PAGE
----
I’ve contacted my lawyers about the situation and (I think) they are handling it, though I don’t get much feedback from anyone.  I’ve since moved on from everyone involved and am starting over with a new agency, new doctors and will be using a new lawyer.  I’m jaded now and I’ve told the new agency so.  I’ve also closed off some doors on who I’ll consider being a surrogate for.  But I’ve also learned a lot about the surrogacy process as well as people in general.

Number One: Ask questions, even the straightforward ones.  Even the embarrassing ones.  Ask them.  And keep asking them until you are satisfied with the answers. Make people explain themselves and expand on their answers until you have the full story.
Number Two: It’s ok to set limits, to have expectations, and to be selective.  It doesn’t make you a bad person to say no or to turn someone down.  It doesn’t make you a bad person to keep searching for that person or situation that matches your morals, ideals, and dreams.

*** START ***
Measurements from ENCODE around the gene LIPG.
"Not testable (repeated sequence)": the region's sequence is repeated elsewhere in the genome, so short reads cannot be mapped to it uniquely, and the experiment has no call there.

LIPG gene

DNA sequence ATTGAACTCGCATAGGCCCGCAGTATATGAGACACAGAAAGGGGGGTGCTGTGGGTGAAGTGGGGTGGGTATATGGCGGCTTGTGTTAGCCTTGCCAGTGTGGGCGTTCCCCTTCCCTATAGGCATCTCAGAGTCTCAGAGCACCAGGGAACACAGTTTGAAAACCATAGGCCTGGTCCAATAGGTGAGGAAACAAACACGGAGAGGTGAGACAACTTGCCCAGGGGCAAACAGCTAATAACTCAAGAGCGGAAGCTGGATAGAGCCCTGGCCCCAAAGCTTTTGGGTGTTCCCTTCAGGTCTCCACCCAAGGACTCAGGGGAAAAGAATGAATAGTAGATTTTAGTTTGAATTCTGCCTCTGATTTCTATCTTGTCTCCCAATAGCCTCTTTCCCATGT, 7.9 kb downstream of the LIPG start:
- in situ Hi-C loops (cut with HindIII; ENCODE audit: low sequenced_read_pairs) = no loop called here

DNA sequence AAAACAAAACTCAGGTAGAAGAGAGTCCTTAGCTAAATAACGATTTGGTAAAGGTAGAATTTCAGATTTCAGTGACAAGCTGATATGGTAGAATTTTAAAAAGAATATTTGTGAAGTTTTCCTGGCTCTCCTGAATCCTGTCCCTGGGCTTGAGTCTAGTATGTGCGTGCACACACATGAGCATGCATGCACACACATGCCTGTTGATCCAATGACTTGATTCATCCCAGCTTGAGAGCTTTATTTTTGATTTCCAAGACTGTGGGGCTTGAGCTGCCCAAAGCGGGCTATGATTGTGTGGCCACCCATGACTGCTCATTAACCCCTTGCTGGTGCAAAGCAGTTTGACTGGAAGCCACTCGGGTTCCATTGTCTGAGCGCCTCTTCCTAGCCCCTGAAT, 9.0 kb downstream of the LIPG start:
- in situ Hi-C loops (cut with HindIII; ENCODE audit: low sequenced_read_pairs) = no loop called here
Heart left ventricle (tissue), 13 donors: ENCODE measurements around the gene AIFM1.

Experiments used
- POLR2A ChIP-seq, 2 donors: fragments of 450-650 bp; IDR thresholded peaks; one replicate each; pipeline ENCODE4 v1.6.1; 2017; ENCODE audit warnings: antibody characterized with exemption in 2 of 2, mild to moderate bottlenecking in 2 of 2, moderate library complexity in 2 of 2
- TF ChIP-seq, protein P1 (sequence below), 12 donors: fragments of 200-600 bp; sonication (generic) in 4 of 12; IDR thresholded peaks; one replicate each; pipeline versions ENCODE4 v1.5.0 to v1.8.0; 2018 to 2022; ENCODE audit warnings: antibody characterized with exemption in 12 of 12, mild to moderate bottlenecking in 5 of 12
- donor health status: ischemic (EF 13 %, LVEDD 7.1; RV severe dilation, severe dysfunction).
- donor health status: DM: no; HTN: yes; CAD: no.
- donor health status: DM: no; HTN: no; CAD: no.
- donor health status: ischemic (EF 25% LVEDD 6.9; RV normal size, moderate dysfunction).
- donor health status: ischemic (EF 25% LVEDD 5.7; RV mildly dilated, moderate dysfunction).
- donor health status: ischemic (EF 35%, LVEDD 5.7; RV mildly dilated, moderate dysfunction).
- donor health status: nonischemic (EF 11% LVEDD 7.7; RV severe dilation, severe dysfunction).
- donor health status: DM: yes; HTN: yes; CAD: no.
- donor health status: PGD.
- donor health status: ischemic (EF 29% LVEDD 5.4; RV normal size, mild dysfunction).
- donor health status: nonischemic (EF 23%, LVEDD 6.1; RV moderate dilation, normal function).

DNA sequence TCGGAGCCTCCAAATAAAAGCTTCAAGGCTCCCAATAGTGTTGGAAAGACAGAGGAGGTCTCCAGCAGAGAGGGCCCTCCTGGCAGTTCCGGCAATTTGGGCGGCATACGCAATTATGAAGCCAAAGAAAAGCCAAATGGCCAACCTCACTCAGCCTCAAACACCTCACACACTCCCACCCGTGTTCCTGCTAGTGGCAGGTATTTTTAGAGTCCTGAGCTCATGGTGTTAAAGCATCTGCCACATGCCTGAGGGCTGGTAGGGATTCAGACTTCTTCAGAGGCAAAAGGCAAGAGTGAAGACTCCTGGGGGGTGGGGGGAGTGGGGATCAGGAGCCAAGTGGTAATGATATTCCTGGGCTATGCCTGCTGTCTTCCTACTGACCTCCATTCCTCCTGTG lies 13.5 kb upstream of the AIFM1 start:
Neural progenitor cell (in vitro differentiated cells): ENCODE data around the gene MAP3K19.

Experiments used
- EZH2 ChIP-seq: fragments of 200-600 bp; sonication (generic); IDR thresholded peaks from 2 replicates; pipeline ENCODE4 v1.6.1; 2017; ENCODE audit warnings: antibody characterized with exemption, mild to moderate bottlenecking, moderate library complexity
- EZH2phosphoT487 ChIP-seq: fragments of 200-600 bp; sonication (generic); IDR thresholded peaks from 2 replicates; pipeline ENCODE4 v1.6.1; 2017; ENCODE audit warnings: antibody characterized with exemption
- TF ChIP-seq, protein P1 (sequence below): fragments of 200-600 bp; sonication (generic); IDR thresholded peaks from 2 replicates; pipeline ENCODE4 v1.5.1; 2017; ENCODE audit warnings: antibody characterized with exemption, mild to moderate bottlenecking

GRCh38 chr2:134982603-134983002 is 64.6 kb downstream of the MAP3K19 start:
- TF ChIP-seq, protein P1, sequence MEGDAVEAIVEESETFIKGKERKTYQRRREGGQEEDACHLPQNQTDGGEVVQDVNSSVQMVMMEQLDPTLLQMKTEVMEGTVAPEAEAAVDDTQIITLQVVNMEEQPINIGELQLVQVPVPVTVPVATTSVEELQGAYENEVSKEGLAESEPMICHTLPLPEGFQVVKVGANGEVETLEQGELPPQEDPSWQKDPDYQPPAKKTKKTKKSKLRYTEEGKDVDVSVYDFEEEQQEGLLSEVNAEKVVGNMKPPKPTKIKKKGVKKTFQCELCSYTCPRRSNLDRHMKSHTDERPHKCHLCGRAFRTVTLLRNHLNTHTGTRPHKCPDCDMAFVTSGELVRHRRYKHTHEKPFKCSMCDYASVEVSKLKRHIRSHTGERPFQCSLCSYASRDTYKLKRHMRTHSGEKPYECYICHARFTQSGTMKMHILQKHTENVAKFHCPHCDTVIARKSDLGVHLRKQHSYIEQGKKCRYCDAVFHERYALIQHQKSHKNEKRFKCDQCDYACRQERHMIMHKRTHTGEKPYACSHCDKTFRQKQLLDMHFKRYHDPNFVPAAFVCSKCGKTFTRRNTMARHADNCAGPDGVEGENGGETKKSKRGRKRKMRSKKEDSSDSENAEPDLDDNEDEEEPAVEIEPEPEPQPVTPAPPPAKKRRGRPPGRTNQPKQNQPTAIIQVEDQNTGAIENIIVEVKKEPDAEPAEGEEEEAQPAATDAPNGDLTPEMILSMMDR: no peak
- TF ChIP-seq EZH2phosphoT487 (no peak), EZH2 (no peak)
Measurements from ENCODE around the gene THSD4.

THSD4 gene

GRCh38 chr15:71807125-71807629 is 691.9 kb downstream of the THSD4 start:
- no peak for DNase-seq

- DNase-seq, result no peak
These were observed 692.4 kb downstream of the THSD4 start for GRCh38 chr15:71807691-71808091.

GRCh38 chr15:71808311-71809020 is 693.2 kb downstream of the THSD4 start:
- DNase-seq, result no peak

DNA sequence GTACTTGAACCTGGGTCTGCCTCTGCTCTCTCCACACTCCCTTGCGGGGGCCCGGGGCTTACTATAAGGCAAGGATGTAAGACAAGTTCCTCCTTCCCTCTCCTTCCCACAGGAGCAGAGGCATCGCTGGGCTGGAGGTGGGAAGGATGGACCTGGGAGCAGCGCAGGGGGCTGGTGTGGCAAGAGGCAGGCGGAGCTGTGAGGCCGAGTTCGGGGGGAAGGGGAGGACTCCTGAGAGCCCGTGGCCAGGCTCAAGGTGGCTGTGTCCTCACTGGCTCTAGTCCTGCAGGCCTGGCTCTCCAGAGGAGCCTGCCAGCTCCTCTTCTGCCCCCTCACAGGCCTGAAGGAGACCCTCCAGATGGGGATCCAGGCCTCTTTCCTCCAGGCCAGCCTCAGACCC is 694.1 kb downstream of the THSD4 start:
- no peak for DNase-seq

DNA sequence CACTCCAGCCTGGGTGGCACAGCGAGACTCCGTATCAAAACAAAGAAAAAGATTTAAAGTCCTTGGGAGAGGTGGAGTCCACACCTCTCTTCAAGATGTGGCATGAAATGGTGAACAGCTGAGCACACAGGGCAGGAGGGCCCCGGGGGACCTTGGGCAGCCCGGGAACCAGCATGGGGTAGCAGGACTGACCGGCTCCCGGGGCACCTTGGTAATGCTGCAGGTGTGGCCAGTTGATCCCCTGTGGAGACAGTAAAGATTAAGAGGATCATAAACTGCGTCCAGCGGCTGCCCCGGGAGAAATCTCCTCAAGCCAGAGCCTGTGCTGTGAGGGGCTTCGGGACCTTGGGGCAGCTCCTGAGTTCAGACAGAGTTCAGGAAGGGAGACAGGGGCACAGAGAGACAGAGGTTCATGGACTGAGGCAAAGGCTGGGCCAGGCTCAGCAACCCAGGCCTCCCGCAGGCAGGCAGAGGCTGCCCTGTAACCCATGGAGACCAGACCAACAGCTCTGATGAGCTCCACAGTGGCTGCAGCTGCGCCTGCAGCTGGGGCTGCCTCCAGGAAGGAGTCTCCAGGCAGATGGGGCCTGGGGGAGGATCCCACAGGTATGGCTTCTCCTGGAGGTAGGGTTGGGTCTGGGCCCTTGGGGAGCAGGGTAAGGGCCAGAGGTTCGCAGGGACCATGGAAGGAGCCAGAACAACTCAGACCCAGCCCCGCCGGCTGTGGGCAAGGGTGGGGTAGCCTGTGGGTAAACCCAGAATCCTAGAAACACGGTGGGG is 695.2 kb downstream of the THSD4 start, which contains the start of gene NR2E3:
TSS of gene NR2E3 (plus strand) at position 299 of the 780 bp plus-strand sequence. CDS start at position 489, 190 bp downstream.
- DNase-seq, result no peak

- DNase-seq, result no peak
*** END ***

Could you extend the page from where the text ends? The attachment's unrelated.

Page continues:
Number Three: Trust your gut.  If it doesn’t feel right, it probably isn’t.  Act on your gut immediately because letting things drag out makes everything ten times worse for everyone.



Today was cold and rainy, much like my mood.  It was tiresome, it was painful and heart wrenching.  You could say it was the worst day of my life.

Hubs and I got up at 5am and it was still very dark.  We warmed up the car and carried our three sleeping children wrapped in their coats out to their car seats.  After a stop at the gas station for a fill up and some Dunkin’ we were on our way to Bridgport for a belated 9 week ultrasound.  The sun was up once we finally got there, but couldn’t be seen behind the thick layer of clouds.  I trudged into the fertility clinic for the last of my monitoring before I’d officially be turned over to regular OB care.  (Hubs and kids were with me because the drive without traffic was an hour and a half.  Hubs had a meeting at work in a few hours he couldn’t miss, so I would have to drop him at work after my appointment and then fight Hartford traffic back home myself.)